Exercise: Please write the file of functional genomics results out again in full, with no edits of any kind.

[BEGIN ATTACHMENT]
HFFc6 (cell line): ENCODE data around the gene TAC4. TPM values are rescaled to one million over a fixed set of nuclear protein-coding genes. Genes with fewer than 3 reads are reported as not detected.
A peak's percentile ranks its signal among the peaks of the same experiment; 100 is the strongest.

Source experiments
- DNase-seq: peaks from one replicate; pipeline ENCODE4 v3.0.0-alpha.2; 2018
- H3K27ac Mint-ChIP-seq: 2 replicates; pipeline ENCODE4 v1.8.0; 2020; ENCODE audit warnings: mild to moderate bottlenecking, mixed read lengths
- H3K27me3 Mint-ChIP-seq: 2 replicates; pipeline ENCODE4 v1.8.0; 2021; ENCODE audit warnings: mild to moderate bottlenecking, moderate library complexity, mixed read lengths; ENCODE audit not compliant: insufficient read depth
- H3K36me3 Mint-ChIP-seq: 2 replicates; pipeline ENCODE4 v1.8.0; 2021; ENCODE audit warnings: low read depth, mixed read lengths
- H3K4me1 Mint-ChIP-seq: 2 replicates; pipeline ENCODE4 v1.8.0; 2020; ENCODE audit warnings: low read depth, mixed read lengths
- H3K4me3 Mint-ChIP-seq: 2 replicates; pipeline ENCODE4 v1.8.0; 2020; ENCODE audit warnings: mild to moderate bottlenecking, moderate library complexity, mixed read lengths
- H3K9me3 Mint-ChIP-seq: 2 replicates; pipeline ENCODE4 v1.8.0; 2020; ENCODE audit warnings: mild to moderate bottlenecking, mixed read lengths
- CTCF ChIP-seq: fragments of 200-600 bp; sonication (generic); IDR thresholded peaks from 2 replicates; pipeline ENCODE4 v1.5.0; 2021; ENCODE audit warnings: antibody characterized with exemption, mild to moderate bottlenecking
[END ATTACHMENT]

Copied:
HFFc6 (cell line): ENCODE data around the gene TAC4. TPM values are rescaled to one million over a fixed set of nuclear protein-coding genes. Genes with fewer than 3 reads are reported as not detected.
A peak's percentile ranks its signal among the peaks of the same experiment; 100 is the strongest.

Source experiments
- DNase-seq: peaks from one replicate; pipeline ENCODE4 v3.0.0-alpha.2; 2018
- H3K27ac Mint-ChIP-seq: 2 replicates; pipeline ENCODE4 v1.8.0; 2020; ENCODE audit warnings: mild to moderate bottlenecking, mixed read lengths
- H3K27me3 Mint-ChIP-seq: 2 replicates; pipeline ENCODE4 v1.8.0; 2021; ENCODE audit warnings: mild to moderate bottlenecking, moderate library complexity, mixed read lengths; ENCODE audit not compliant: insufficient read depth
- H3K36me3 Mint-ChIP-seq: 2 replicates; pipeline ENCODE4 v1.8.0; 2021; ENCODE audit warnings: low read depth, mixed read lengths
- H3K4me1 Mint-ChIP-seq: 2 replicates; pipeline ENCODE4 v1.8.0; 2020; ENCODE audit warnings: low read depth, mixed read lengths
- H3K4me3 Mint-ChIP-seq: 2 replicates; pipeline ENCODE4 v1.8.0; 2020; ENCODE audit warnings: mild to moderate bottlenecking, moderate library complexity, mixed read lengths
- H3K9me3 Mint-ChIP-seq: 2 replicates; pipeline ENCODE4 v1.8.0; 2020; ENCODE audit warnings: mild to moderate bottlenecking, mixed read lengths
- CTCF ChIP-seq: fragments of 200-600 bp; sonication (generic); IDR thresholded peaks from 2 replicates; pipeline ENCODE4 v1.5.0; 2021; ENCODE audit warnings: antibody characterized with exemption, mild to moderate bottlenecking